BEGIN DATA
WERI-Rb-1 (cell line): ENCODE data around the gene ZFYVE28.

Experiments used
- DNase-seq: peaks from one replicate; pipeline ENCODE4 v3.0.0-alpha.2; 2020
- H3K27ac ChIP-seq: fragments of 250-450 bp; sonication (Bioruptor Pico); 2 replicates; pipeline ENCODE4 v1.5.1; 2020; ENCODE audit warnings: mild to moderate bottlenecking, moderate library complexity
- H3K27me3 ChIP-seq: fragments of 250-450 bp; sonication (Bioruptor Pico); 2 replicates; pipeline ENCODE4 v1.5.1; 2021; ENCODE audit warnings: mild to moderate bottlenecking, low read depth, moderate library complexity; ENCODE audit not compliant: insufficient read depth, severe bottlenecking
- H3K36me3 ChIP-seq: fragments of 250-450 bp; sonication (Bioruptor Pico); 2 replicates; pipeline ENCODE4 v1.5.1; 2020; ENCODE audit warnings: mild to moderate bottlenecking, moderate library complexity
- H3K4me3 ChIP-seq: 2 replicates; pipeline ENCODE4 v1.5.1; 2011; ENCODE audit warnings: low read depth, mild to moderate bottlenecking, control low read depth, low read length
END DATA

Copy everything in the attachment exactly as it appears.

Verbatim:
WERI-Rb-1 (cell line): ENCODE data around the gene ZFYVE28.

Experiments used
- DNase-seq: peaks from one replicate; pipeline ENCODE4 v3.0.0-alpha.2; 2020
- H3K27ac ChIP-seq: fragments of 250-450 bp; sonication (Bioruptor Pico); 2 replicates; pipeline ENCODE4 v1.5.1; 2020; ENCODE audit warnings: mild to moderate bottlenecking, moderate library complexity
- H3K27me3 ChIP-seq: fragments of 250-450 bp; sonication (Bioruptor Pico); 2 replicates; pipeline ENCODE4 v1.5.1; 2021; ENCODE audit warnings: mild to moderate bottlenecking, low read depth, moderate library complexity; ENCODE audit not compliant: insufficient read depth, severe bottlenecking
- H3K36me3 ChIP-seq: fragments of 250-450 bp; sonication (Bioruptor Pico); 2 replicates; pipeline ENCODE4 v1.5.1; 2020; ENCODE audit warnings: mild to moderate bottlenecking, moderate library complexity
- H3K4me3 ChIP-seq: 2 replicates; pipeline ENCODE4 v1.5.1; 2011; ENCODE audit warnings: low read depth, mild to moderate bottlenecking, control low read depth, low read length